Friday, May 23, 2014

My Op Ed piece in the Hamilton Spectator

May 03, 2014 | Vote0   0

Focus on EQAO testing very 19th century

Emphasis on passing the grade pushes aside wonder and curiosity

It is as true now as it was then that no matter what tests show, very little of what is taught in school is learned, very little of what is learned is remembered, and very little of what is remembered is used. The things we learn, remember, and use are the things we seek out or meet in the daily, serious, nonschool parts of our lives.
— John Holt, How Children Fail
Although one can applaud the work "lower income" school communities like Adelaide Hoodless are doing to achieve steadily heightened EQAO test scores, one cannot help but wonder if these efforts would be better applied to independent learning and thinking.
Frankly, children, teachers and parents are focusing on the wrong thing: While the children of the elite are learning to debate, analyze and research, while they are working independently and pursuing project-based learning that enhances their learning (a recent example is the Cambridge, Mass., NuVu program, where there are no courses, no subjects, no classrooms, no one-hour schedules, no grades), less-privileged kids are spending invaluable time working hard to pass a high-pressure, redundant test.
Huffington Post recently showcased publicly funded U.S. schools that offer fresh approaches to educating — anything from more independence, experience, learning outdoors, to learning in a LGBTQ positive environment and much more.
But in Ontario, we keep throwing dollars away on testing and administration. We are stressing students, parents and teachers alike and detracting from what should be enjoyable learning environments by creating a false belief that learning has to be difficult, dull, tedious.
Thankfully, many are questioning the value of EQAO testing (established in 1996 to help determine the effectiveness of Ontario's education system).
Education is not about being an empty vessel to fill: rather, it's about exploration and experience. What's more, learning happens everywhere, all the time: it is not confined within four walls of an institution, between the hours of 9 and 3. Children need to be exposed to the life of the broader community. What does a librarian do? What sort of work is involved in lab research? Can we see how a plumber fixes a toilet? Why don't more people vote? Learning is hollow if not based on curiosity.
Kids require smaller groups for optimum learning, including many hands-on opportunities. Children (no matter their age) should be given the chance to contribute toward and collaborate on finding solutions to real-world problems (such as racism, oppression, health of the environment, disease, etc).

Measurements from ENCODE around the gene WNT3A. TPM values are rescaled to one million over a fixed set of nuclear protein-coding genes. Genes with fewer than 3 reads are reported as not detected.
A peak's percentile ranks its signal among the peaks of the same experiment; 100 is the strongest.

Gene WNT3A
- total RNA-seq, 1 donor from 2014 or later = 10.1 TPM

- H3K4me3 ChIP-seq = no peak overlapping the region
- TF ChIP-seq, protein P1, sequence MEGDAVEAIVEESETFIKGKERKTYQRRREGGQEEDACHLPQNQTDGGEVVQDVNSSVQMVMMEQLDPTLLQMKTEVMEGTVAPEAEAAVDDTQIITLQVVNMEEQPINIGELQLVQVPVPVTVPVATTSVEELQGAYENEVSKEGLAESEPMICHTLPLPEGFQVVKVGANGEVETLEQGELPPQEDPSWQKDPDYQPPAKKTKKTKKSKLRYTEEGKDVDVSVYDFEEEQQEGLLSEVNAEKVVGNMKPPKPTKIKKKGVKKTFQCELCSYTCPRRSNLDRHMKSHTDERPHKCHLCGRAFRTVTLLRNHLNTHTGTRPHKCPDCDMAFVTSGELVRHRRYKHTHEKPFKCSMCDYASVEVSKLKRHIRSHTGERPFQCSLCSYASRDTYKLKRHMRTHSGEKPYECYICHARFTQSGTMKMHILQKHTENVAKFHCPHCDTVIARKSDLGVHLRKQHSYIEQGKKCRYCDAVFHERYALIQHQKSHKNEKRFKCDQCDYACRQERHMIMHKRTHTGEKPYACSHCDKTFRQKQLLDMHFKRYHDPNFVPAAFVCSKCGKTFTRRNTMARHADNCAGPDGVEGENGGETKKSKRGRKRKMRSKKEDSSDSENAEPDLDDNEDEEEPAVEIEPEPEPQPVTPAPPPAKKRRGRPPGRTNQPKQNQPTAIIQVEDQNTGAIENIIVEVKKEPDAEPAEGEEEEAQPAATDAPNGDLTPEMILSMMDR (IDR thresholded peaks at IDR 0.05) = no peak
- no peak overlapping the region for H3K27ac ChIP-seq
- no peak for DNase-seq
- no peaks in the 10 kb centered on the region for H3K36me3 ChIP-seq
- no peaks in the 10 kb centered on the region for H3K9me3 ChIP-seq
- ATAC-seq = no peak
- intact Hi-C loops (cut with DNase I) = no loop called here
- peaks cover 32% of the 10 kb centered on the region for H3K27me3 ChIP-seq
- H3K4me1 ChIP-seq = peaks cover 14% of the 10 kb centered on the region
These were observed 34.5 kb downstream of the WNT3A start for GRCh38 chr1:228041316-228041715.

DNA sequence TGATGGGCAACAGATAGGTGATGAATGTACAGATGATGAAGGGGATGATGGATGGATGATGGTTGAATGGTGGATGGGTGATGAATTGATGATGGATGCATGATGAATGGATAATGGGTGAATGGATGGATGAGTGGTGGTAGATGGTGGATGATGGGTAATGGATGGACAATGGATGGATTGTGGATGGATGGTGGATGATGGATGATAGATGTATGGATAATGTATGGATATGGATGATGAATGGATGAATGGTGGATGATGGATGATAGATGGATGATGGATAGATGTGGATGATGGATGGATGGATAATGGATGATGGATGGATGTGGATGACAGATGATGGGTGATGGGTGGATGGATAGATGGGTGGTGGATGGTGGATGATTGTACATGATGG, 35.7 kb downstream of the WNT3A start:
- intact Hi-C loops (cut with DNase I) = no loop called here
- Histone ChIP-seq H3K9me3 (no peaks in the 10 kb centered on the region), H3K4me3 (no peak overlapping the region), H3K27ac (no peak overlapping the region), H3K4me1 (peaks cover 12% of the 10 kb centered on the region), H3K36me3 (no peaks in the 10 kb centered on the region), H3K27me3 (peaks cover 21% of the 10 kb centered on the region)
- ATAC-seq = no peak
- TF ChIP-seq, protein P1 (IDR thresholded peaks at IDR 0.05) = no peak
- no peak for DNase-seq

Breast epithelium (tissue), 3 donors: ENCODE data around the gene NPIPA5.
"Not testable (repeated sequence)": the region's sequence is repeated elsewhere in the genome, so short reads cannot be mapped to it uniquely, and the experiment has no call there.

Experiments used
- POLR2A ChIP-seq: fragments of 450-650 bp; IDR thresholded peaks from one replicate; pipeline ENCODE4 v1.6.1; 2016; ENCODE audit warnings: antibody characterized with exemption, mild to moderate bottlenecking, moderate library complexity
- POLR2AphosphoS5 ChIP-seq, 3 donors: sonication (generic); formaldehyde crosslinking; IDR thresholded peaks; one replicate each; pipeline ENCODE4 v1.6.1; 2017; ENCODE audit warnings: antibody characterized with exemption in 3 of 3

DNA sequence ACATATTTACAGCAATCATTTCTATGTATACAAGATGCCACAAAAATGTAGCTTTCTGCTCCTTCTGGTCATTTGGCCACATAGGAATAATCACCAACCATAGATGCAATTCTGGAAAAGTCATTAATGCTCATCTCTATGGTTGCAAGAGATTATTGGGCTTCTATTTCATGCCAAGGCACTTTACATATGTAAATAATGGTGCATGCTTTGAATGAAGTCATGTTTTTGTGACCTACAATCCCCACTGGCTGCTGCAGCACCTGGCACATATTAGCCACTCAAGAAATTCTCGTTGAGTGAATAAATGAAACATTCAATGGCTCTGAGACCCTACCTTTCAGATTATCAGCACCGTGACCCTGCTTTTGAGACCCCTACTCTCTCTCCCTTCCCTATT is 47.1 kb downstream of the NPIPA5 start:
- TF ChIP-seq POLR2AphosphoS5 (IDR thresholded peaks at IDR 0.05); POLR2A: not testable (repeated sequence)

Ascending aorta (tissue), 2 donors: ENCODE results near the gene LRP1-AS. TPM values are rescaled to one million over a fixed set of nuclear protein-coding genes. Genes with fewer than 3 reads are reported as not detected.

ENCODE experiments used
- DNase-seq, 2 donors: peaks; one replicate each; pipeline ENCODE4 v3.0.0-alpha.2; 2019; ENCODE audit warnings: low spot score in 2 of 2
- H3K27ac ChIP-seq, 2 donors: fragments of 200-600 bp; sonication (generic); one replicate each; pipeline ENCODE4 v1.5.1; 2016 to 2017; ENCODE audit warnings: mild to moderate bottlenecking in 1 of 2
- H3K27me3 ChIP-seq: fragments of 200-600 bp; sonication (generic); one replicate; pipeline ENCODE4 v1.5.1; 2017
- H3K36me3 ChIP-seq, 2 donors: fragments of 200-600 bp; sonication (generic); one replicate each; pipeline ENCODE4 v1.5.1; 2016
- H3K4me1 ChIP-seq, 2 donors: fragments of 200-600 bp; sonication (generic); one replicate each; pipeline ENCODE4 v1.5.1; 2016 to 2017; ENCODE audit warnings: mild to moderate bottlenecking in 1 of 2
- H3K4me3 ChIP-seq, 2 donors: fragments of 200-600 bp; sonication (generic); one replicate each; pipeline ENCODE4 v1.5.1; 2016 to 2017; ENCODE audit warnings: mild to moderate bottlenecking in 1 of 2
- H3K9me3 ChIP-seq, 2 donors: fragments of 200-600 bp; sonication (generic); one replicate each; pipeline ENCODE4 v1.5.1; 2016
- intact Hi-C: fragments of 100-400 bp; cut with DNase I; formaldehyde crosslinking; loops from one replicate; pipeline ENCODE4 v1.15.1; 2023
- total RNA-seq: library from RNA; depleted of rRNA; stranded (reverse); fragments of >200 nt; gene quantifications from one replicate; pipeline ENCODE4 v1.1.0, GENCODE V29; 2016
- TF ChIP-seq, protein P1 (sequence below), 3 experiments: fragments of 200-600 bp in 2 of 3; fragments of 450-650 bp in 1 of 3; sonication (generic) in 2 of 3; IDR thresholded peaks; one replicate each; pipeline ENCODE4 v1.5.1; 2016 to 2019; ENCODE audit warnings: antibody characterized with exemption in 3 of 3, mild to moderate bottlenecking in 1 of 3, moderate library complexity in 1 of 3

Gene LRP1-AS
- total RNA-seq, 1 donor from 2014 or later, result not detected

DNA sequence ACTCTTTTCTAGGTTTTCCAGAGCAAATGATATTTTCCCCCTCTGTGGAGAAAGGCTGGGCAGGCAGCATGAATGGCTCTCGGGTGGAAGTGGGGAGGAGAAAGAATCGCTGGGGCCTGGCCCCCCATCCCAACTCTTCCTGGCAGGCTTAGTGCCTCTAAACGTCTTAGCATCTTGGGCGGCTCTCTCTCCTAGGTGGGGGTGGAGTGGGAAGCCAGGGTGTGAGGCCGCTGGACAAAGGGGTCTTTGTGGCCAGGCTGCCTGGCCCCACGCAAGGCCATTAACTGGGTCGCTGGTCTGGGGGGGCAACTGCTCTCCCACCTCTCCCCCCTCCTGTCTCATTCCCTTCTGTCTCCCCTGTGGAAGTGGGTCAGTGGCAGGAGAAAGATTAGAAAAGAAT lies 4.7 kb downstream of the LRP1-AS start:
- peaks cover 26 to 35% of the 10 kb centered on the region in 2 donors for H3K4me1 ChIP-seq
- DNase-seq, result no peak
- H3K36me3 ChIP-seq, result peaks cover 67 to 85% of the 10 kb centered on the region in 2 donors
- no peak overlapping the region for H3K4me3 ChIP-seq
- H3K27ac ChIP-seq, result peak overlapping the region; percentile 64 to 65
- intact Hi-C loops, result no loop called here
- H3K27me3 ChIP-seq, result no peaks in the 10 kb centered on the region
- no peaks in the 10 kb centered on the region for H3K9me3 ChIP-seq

But rather than nurturing wonder and curiosity, we are stomping them out. Far from developing qualities of independent thinking, curiosity and creativity, the way we educate young people actually undermines these qualities; and halts the potential of young people to be their very best.
Play! Remember that word? We have forgotten that ingenuity is a result of imagination and playfulness, and for kids it is imperative that they have time to do so.
This is the age of technology and technology has changed everything, forever. John Seely Brown and Douglas Thomas speak of the world being "in flux," and what learning for a world of constant change requires:
"Although learning about and learning to be worked well in a relatively stable world, in a world of constant flux, we need to embrace a theory of learning to become. Where most theories of learning see becoming as a transitional state toward becoming something, we want to suggest that the 21{+s}t century requires us to think of learning as a practice of becoming over and over again."
We need to be nurturing, flexible, creative and open-minded because the jobs public schools prepare kids for today will have all but vanished by the time they grow up.
Yes, it's the 21{+s}t century, but Ontario is still educating young people based on the 19th century "factory-schooling" model; one size fits all. We barely even take into account mental health, sleep, play, creativity, healthy relationships — all factors in education that are undervalued in our emphasis on passing the grade.
Meanwhile, there is an openness to educational resources from elementary to university level (think Khan Academy, MIT open Courseware). Learning opportunities abound, be it online or right in the heart of our communities at the museum, the market, the college and university, the library, the neighbour.
Given this worldwide movement toward sharing and communities of collaboration, there is no good reason why Ontario remains sutured to a Dark Ages attitude toward educating.
We can do better than this.
Beatrice Ekwa Ekoko is a freelance writer and blogger at Natural Born Learners. She has recently published a book on autonomy in education. She lives in Hamilton with her husband and three children, who were all unschooled for a time.
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